WindEurope Offshore 2019: Sector can resist 'unprecedented pressure'

The offshore wind sector has the technology, the skills and the workforce to build volume and help fight climate change, but it is under "unprecedented pressure", Gunnar Groebler told delegates at the WindEurope Offshore 2019 conference and exhibition in Copenhagen.

WindEurope chair Gunnar Groebler at the conference's opening session (pic credit: WindEurope)

The WindEurope chair gave a keynote speech in the conference’s opening session alongside Wind Denmark CEO Jan Hylleberg, Danish energy minister Dan Jørgensen and Frederik, crown prince of Denmark.

He said the sector is capable of deploying 450GW of capacity by 2050, a core element of a European Commission scenario to deliver climate neutrality by mid-century.

A WindEurope report released at the conference concluded meeting this target is possible with the right investments in electricity grids and approach to maritime spatial planning.

"We have the technology, the know-how and the people to achieve 450GW by 2050," Groebler said.

"The offshore wind sector is a strategic technology for Europe. It leads worldwide and we export equipment worth billions of euros a year. It is a golden economic opportunity."

However, Groebler warned the wind power sector is under "unprecedented pressure across Europe".

"We have lost more than 38,000 jobs in Germany alone over the last four years, and we are on the brink of losing global talent and excellence," he said.

Groebler remained positive that offshore wind can continue to grow in Europe, but this would need collaboration between industry and governments.

"In order for us to be successful, we need increased cooperation between countries and continents in maritime spatial planning, onshore and offshore grid build-out and interconnectors," he said.

"Above all, we need a long-term vision."

Danish role

As he welcomed delegates to Copenhagen, Wind Denmark CEO Jan Hylleberg acknowledged Denmark’s role in the history of offshore wind: the first offshore wind project, the 4.95MW Vindeby, was launched in Danish waters in 1991.

When the Danish capital first hosted an offshore wind event in 2005, Denmark accounted for 60% of global capacity. This has now been reduced to less than 20%, Hylleberg said.

"That is a huge success," he said.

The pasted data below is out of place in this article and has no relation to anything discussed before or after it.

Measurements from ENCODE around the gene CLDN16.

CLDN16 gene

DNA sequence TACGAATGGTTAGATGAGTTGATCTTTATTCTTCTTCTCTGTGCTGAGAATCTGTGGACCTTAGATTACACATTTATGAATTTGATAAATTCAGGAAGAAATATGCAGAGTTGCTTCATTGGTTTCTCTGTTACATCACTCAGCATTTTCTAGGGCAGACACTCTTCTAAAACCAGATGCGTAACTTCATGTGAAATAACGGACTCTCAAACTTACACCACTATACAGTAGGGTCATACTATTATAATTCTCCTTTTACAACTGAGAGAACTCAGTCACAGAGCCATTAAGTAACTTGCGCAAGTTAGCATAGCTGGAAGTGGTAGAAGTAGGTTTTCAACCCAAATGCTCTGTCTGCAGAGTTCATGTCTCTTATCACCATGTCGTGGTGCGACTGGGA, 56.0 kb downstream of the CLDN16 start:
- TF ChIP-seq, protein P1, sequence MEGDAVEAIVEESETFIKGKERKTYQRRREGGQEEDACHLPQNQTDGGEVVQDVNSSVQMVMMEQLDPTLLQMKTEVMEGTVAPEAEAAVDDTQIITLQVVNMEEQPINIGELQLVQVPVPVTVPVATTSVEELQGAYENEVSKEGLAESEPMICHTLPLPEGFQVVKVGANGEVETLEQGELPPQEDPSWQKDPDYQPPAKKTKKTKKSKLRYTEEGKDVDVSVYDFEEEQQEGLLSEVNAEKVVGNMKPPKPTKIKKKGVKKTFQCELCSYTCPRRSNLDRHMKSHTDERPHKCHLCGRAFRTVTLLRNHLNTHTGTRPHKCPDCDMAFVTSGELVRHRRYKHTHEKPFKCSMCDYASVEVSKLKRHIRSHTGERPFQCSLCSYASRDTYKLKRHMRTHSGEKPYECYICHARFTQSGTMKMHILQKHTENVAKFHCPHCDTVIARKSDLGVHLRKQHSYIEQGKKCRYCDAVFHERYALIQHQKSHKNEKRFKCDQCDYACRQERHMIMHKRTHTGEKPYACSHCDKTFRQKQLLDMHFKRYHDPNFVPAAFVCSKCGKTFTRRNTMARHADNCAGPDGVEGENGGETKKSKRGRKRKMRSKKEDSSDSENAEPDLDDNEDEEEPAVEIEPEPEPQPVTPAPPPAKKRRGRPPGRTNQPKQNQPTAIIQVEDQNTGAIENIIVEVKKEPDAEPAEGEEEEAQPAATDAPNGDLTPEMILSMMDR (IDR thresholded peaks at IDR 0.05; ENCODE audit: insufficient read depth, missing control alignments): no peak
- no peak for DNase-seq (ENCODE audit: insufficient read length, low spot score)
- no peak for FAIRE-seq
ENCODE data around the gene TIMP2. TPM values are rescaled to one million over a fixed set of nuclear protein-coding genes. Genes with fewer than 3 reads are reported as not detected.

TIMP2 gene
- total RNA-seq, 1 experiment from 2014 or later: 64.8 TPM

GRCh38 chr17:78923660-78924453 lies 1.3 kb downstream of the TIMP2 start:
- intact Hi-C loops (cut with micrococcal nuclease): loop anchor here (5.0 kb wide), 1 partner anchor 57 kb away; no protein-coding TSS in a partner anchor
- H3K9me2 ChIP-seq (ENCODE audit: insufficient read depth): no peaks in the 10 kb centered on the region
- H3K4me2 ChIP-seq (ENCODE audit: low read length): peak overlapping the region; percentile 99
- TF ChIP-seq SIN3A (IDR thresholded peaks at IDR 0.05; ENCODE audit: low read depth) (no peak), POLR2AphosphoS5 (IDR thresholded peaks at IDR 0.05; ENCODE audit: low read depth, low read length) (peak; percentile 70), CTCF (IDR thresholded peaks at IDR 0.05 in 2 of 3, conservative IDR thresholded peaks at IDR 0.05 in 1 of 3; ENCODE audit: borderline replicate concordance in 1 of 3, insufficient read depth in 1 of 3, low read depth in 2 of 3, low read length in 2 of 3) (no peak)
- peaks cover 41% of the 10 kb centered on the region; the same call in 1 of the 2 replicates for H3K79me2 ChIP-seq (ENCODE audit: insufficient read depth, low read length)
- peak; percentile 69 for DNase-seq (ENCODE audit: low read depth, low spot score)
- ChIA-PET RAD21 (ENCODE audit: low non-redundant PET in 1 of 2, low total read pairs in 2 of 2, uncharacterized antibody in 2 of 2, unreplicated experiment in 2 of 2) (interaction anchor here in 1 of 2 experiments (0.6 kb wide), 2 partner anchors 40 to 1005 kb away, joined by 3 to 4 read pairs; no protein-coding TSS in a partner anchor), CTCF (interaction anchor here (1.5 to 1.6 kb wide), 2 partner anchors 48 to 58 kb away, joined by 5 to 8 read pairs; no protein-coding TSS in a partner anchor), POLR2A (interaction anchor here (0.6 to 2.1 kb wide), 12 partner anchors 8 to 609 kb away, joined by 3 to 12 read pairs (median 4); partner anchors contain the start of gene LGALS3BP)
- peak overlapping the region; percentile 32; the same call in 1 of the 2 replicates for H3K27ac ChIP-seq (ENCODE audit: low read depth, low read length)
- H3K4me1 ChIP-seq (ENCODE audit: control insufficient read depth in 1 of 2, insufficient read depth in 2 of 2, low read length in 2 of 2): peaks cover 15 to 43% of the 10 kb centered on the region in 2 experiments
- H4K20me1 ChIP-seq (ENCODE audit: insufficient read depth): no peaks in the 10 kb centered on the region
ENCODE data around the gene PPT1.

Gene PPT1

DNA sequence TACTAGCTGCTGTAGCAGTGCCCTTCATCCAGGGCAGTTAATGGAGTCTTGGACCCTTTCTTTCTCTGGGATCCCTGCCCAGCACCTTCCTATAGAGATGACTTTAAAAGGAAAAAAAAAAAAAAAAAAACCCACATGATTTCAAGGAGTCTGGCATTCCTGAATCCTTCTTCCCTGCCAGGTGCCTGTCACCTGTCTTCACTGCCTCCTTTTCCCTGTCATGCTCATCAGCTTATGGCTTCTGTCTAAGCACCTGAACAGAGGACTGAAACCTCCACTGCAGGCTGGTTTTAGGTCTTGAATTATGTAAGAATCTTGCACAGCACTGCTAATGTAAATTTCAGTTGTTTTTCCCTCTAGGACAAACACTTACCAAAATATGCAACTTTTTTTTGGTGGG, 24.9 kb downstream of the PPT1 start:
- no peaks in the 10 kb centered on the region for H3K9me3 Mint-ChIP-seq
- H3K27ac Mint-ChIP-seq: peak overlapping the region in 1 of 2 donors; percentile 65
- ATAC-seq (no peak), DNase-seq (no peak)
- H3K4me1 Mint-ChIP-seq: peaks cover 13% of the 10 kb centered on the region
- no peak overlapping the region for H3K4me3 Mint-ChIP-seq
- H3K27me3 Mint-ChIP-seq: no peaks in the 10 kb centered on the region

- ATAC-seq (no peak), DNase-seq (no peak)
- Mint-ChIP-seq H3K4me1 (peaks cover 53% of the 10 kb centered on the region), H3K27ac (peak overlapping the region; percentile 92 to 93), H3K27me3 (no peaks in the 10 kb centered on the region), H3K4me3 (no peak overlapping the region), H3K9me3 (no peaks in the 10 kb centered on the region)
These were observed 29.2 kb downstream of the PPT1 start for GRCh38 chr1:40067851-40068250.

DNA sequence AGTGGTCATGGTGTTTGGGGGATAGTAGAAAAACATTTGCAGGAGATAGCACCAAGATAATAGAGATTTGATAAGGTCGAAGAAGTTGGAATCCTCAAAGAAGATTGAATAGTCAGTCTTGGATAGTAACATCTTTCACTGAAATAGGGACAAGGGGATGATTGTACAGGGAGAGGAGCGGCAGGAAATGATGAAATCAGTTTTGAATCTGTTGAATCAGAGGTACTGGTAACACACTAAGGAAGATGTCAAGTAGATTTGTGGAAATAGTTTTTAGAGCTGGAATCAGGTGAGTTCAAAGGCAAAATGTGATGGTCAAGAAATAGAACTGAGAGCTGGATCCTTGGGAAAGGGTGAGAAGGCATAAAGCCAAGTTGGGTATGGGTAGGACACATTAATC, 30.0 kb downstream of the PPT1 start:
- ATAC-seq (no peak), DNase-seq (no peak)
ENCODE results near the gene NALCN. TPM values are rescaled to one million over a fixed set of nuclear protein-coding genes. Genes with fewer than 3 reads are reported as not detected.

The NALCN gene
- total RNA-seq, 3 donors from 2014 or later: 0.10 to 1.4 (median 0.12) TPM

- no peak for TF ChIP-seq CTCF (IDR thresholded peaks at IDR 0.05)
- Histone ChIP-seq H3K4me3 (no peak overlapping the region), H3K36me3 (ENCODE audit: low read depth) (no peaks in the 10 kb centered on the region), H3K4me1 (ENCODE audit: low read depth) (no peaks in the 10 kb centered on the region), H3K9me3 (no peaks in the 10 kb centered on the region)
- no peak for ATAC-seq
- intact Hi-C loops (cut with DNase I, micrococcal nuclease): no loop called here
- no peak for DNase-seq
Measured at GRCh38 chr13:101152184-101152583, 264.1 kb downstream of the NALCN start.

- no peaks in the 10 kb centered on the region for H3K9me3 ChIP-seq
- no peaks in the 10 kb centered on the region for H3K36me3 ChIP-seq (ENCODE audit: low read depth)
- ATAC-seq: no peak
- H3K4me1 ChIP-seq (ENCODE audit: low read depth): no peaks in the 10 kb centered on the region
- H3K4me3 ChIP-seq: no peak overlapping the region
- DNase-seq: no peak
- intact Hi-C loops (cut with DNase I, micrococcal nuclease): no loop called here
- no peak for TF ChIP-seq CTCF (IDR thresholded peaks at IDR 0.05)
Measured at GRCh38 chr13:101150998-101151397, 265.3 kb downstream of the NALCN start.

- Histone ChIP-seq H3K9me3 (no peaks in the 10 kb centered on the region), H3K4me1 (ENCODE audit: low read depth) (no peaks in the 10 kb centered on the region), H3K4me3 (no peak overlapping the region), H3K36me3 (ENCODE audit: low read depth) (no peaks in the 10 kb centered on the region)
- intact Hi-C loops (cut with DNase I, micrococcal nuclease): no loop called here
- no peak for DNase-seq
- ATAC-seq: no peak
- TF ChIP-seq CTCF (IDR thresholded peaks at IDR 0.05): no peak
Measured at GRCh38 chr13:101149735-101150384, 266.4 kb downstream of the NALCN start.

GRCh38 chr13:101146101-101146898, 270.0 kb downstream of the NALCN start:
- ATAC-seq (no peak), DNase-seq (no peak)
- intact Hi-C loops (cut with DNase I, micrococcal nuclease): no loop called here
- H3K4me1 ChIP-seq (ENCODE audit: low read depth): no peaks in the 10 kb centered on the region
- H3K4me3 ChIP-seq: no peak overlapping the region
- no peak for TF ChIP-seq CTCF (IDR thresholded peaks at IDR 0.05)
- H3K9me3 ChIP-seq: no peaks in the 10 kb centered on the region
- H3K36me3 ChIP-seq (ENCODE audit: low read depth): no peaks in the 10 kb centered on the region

"Today, offshore wind is available for everybody and is on its way to being a global technology. We have the skills, the technology and it is cost-competitive. The industry is ready to ramp up globally.

"What’s not to like?"

Royal approval

Denmark's Crown Prince, Frederik, said he had followed offshore wind's growth "for many years" as it became a Danish success story, and attended the recent inauguration ceremony of the Horns Rev 3 project. 

Addressing climate change, Crown Prince Frederik said the world would not stop using cars, or airplanes, or growing cities. However, what the world should do was build smarter cars, and airplanes, and build smarter cities. And offshore wind can be part of the solution. 

History lesson

Giving the final keynote address, Danish energy minister Dan Jørgensen reflected that today’s climate strike movement and the need for an energy transition have parallels in recent European history.

"In 1989, young people took to the streets to protest against the communist regime: to be heard, to have a say, to have a future," he said.

"Now, 30 years after the fall of the Berlin Wall, young people are protesting again, not only in Europe, but  across the world: to be heard, to have a say, to have a future."

"They are sounding the alarm. We owe it to them to listen."

A need to change the energy system and use less fossil fuels has also driven change in his native Denmark, Jørgensen explained, with the oil crisis of the 1970s prompting the government to ban cars on Sundays and traders from illuminating their storefronts.

"Wind power was born out of necessity in Denmark," he said. "People saw it as an opportunity."

He also warned that the green energy transition will have a profound effect on society, and industry and policymakers should work together to make sure this does not increase inequality.

"If it leads to social inequality, it will not be fair and will undermine public support," Jørgensen explained.

"We need to ensure a fair transition. It can be done."